Survey of the Marine Corps as a distinct branch of the United States military from 1775 to 1805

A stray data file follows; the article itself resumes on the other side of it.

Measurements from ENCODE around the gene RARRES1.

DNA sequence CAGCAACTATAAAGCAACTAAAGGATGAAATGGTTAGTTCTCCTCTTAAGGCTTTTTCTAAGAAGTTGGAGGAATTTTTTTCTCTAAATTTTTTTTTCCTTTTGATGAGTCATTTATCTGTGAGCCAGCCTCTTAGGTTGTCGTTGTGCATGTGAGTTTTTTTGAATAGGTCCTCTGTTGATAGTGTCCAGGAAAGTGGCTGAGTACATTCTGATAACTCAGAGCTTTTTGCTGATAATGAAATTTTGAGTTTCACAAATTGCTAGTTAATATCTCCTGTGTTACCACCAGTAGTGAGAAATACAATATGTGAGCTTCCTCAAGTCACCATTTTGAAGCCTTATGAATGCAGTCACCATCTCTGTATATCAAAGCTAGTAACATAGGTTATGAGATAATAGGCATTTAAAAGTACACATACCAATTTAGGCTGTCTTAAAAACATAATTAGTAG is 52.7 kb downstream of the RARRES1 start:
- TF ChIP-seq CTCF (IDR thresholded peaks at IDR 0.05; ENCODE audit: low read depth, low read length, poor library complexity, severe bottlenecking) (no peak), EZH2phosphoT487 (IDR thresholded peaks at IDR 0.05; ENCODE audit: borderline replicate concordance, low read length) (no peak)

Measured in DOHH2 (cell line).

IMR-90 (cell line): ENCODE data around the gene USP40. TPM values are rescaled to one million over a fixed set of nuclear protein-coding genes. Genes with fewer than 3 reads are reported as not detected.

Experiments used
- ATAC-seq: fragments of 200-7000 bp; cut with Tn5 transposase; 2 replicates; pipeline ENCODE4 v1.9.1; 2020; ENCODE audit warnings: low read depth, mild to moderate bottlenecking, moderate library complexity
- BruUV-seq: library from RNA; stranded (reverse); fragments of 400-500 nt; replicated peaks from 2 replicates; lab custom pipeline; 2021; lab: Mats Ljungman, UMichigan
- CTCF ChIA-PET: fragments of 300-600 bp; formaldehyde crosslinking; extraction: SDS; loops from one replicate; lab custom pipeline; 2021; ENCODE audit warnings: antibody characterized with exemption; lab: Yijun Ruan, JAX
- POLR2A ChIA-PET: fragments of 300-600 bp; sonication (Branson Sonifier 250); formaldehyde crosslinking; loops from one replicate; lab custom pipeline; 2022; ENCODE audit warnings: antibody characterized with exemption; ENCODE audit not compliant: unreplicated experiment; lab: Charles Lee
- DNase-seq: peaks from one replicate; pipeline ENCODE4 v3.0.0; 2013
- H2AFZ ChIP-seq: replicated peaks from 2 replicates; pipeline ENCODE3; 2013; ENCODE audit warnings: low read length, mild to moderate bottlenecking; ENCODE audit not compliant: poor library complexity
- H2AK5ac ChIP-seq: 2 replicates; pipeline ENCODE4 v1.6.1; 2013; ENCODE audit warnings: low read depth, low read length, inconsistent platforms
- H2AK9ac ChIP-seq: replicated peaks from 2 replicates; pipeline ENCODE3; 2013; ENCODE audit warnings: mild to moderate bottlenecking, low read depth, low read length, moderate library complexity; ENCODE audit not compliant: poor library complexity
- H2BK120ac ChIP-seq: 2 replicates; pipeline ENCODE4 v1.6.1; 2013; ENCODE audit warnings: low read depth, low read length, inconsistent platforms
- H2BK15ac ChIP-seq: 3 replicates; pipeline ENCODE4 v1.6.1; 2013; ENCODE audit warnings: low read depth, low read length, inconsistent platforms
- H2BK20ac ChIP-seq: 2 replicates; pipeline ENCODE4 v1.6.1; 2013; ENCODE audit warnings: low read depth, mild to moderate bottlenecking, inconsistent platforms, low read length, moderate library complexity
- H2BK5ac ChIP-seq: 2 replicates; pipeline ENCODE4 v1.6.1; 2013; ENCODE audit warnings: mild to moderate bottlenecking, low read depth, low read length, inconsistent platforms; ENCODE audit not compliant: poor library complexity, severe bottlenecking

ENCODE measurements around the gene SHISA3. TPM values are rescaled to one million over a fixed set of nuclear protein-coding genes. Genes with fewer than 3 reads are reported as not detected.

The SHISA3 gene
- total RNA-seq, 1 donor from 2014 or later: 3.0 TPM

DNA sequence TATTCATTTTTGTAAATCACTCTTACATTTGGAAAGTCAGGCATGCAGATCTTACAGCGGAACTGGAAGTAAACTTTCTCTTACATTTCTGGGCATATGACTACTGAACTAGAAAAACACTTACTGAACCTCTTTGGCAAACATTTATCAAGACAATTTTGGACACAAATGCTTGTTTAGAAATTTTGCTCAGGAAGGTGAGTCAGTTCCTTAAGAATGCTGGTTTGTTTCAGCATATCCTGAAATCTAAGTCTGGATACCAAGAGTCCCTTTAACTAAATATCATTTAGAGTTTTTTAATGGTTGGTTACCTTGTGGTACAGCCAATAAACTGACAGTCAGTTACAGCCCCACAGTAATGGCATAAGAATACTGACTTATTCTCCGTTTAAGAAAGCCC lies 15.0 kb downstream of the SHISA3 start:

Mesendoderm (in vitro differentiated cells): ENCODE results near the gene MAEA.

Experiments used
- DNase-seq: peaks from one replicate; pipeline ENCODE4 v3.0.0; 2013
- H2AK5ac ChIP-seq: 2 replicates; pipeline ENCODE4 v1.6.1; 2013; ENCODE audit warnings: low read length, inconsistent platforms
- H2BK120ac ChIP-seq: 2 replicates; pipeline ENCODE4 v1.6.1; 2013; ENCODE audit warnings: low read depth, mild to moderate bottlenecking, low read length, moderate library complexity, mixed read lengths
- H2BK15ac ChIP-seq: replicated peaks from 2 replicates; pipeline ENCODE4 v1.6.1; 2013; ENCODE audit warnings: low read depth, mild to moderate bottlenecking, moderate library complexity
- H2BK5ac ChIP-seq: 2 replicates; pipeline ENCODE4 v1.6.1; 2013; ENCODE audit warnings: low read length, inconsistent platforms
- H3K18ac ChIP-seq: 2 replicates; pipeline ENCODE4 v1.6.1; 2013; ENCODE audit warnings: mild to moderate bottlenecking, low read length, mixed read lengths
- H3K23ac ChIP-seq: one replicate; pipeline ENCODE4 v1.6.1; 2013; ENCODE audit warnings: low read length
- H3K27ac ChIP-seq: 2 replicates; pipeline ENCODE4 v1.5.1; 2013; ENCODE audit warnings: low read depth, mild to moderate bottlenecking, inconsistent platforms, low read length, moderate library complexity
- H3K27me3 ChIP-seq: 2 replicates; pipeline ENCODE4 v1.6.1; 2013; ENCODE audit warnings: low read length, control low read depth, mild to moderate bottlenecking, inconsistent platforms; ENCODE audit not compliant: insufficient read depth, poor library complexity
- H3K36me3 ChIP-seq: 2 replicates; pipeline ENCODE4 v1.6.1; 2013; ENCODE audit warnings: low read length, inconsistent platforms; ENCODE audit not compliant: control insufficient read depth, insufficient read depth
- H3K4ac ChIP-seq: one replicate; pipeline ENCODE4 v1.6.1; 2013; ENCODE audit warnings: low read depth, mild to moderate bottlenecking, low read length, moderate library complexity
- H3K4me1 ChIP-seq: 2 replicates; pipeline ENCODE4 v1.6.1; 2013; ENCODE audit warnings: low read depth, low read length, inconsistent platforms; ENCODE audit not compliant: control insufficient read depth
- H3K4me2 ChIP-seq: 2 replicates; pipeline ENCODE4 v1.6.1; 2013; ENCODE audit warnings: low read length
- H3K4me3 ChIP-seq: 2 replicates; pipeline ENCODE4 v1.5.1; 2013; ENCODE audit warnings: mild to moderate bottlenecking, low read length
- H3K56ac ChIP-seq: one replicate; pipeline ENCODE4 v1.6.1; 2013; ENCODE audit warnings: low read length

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When the "shot heard 'round the world" sparked the American War for Independence in 1775, the emerging American nation was rattled, but only for a moment. The iron will of the Colonial forces provided the foundation for unity against the British Crown. Initially, the Colonial militia did not compare to the British forces, which had a thriving mother nation backing them and a rich history in strong, successful warfare. However, as the Colonies matured in resolve, they gained support, personnel, supplies, and unity. In addition to increasing the size of the Continental army, the Continental Congress decided to create a completely new division of the armed forces, one with explicit purpose and manifest strength. Thus, two battalions of Marines originated as an elite arm of the Colonial militia. The Marines faced their first challenge in the War for Independence, as they demonstrated their unique training and abilities, fighting alongside the Continental forces. After the victorious American Revolution, the new nation maintained Marines as part of its general military force. Gradually, they were employed more and more, until they became an official branch of the United States military in 1798. A mere six years later, the Marines gained universal recognition and respect as a powerful, invaluable asset to the rising United States by their famous victory in the First Barbary War in 1805. From its first roots in 1775 to its famous victory in the First Barbary War in 1805, the US Marine Corps became known for selectivity of personnel, discipline within its ranks and the ranks of other forces, and effectiveness in eliminating enemies through amphibious assault and hand-to-hand combat, all of which set the Marine Corps apart in mission and effectiveness from every other branch of the United States armed forces.